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Often when I have presented to HR teams that information they believe is confidential – specially “internal information/knowhow” – is not so, and I present information about the company that is present on Glassdoor, Mouthshut or JobBuzz (from TimesJobs)
And then the penny drops.
Salaries. Ratings of company culture/work/benefits/CEO. Interview process. Career growth. Everything is out there.
That is not the only thing. Prospective employees are reaching out to current employees via public platforms like Twitter or more private channels like LinkedIn, and getting to know the inside reality of work in a specific business unit/function or even how the prospective boss is like.
So on the one hand, individuals are finding their information, and on top of that reviewing sites are acting as aggregators for the crowd’s views.
There are two things organizations and HR people can do.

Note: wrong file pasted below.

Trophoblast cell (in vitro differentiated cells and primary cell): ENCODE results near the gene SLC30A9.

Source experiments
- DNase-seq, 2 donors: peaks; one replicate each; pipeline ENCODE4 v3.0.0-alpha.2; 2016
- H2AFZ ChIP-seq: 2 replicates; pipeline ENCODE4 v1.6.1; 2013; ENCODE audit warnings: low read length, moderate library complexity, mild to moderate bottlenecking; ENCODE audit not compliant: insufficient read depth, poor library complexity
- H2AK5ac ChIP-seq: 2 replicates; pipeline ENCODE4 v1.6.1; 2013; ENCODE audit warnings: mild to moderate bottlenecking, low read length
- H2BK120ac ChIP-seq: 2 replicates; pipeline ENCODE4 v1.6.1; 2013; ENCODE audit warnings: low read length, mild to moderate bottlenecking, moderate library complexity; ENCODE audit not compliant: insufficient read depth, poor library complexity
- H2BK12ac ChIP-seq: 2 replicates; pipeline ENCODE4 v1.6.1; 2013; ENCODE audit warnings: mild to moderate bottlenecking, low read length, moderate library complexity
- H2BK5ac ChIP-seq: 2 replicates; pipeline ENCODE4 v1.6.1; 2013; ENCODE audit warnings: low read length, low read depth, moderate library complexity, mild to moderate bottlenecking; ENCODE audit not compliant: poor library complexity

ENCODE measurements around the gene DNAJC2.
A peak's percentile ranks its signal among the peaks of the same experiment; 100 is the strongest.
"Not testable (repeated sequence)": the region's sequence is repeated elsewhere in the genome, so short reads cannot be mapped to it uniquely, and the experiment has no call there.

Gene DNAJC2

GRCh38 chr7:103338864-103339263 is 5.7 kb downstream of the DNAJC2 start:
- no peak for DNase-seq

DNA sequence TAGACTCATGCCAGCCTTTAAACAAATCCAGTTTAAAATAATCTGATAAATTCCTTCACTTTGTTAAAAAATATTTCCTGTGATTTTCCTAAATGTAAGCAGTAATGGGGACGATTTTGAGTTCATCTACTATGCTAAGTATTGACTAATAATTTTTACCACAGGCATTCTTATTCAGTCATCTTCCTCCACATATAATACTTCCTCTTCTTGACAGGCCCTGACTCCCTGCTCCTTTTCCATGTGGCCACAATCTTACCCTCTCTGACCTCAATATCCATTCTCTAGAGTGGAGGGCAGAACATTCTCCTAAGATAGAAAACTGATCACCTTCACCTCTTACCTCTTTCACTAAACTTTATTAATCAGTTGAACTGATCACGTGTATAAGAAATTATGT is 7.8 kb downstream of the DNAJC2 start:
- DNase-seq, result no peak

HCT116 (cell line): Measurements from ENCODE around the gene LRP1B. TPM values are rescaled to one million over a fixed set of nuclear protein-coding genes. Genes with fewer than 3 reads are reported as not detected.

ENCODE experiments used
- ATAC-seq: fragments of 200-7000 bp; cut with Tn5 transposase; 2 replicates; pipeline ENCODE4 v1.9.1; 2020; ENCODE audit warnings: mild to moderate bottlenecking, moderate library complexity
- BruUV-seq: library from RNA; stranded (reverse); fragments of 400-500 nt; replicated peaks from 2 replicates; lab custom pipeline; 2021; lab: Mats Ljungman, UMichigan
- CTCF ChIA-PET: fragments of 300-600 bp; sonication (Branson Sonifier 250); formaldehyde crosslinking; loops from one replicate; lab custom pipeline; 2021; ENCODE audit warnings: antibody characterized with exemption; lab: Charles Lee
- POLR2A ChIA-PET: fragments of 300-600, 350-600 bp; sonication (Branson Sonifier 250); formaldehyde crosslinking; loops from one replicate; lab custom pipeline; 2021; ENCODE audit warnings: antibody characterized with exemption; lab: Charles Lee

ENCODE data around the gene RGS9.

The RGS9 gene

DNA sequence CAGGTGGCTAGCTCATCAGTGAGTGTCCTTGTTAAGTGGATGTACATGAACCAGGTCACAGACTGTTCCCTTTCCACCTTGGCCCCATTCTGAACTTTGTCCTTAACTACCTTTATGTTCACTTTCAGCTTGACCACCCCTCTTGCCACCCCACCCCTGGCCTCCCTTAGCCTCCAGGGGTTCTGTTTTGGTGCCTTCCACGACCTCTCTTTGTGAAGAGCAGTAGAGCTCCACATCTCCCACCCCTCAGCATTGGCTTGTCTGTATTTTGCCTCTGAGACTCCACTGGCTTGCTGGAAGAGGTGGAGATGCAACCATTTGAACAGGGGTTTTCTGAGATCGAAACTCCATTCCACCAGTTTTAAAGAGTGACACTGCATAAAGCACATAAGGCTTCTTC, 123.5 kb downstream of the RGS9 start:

- Ignore it. Pretend it doesn’t matter. Justify that the vast majority of their hires do not do such background checks. As of yet. And say that it is anyway skewed as people only vent negative views on such sites.
- Or accept it. As a trend that is a sign of the times to come and is only going to grow bigger. Also understand that in the age of transparency the culture of the organization is employer’s brand. They also understand that they need to tell positive stories and encourage their advocates to also share thier stories. Listen to conversations, and engage to tell their side of the story.
Yes, it is a new normal. And the companies that will benefit the most would be the ones to embrace the change and be the pioneers. And part of that change is understanding that organizational culture is more important than ever – and however HR labels is “Employee Value Proposition” or “Employer Branding” improving internally and sharing that externally is the way to go. As someone said “Social does not change the culture, it makes it public and transparent”